Remember the Brexit 50p? ‘No coins have actually been minted’
PUBLISHED: 12:28 06 October 2019 | UPDATED: 12:28 06 October 2019
The much-touted special edition 50p coin to commemorate Brexit was still not in production with just 29 days before the UK is scheduled to leave the EU.
Become a Supporter
Almost four years after its creation The New European goes from strength to strength across print and online, offering a pro-European perspective on Brexit and reporting on the political response to the coronavirus outbreak, climate change and international politics. But we can only continue to grow with your support.
A Freedom of Information (FOI) request to the Royal Mint has revealed that despite Boris Johnson's constant insistence that we will leave the EU "do or die" on October 31, the coin is still not in production.
The coin is already on its second version after Theresa May requested an extension to Article 50, rendering the previous leaving date of March 29 inaccurate.
The FOI request, which was submitted by London-based "concerned citizen" Ben Nelmes, asked for the latest figures on the coins.
Nelmes also asked for any correspondence between the Royal Mint, the Cabinet Office, and the Treasury about the matter.
The Royal Mint's information team responded that as of October 3, "No coins have actually been minted".
They added that around 1,000 "trial coins" have been produced.
The Treasury may well be seeking to prevent the embarassment from earlier this year when the entire project had to be halted in order to change the date on the coin.
WATCH: Plans for special Brexit 50p coin put on hold
After that instance, the Cabinet Office said it would meet again in October to discuss the coin.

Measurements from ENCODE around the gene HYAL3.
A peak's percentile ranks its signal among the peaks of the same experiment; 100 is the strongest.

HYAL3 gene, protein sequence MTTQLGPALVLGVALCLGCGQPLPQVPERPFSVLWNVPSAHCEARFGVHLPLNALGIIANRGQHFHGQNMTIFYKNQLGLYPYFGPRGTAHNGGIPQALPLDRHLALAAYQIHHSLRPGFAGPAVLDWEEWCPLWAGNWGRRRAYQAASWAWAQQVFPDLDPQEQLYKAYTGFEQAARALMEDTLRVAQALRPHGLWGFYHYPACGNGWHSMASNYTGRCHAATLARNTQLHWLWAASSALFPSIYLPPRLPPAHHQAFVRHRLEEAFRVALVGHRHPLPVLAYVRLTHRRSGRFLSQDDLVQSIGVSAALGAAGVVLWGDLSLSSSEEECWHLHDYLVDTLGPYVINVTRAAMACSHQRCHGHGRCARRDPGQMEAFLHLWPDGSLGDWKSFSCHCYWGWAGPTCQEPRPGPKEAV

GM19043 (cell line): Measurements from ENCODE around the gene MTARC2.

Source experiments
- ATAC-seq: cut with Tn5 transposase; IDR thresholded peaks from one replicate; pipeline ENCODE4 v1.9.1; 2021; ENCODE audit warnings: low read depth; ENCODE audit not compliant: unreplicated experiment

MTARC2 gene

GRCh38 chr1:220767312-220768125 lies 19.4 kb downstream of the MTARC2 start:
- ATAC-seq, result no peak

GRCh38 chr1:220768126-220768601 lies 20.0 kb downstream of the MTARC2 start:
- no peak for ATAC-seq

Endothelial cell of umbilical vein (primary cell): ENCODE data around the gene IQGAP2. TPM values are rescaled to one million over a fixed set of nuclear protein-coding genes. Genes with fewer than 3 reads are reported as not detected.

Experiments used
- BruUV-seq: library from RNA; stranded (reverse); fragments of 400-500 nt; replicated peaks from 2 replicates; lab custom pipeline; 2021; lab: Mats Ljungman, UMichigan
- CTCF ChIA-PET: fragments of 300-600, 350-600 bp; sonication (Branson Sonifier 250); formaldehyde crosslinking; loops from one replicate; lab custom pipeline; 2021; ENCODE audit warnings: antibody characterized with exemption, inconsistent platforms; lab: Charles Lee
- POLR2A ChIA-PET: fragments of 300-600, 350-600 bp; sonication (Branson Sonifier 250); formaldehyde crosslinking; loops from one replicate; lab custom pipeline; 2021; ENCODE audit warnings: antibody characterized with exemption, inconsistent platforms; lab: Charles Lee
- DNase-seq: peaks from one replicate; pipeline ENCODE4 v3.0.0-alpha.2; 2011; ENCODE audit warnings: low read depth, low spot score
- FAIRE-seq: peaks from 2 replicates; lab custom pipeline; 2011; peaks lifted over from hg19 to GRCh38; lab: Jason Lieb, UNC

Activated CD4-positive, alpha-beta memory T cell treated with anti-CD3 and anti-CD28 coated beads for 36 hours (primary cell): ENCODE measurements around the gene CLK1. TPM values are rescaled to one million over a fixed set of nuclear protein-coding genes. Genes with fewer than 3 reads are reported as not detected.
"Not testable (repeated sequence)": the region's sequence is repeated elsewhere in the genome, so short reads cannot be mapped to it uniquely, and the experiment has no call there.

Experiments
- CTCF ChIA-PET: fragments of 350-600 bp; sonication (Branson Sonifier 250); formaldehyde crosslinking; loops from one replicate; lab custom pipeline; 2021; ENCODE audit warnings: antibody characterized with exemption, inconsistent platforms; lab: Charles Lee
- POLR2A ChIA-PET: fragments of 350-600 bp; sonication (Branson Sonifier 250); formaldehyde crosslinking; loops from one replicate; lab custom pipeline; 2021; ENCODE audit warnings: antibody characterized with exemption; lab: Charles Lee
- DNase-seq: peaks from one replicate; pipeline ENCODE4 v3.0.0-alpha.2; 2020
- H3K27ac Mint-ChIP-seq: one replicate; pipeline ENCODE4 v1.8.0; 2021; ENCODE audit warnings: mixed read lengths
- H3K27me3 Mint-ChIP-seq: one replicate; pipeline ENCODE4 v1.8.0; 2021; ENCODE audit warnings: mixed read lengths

But the Mint has said it won't release its correspondence with the Treasury over the question until after they were sure the information would not "cause prejudice to effective conduct of public affairs".
"We do hold information falling within the terms of your request, however we need more time to consider," said a spokesperson.
The spokesperson referred to a clause of the FOI Act which allows it to hold back if it feels "the balance of the public interest" would be affected.
In cases "where public authorities have to consider the balance of the public interest in relation to a request, they do not have to comply with the request until such time as is reasonable in the circumstances", explained the spokesperson.
The Mint's information team also said it holds no correspondence with the Cabinet Office on the coin.
You may also want to watch:
Become a Supporter
Almost four years after its creation The New European goes from strength to strength across print and online, offering a pro-European perspective on Brexit and reporting on the political response to the coronavirus outbreak, climate change and international politics. But we can only rebalance the right wing extremes of much of the UK national press with your support. If you value what we are doing, you can help us by making a contribution to the cost of our journalism.Become a supporter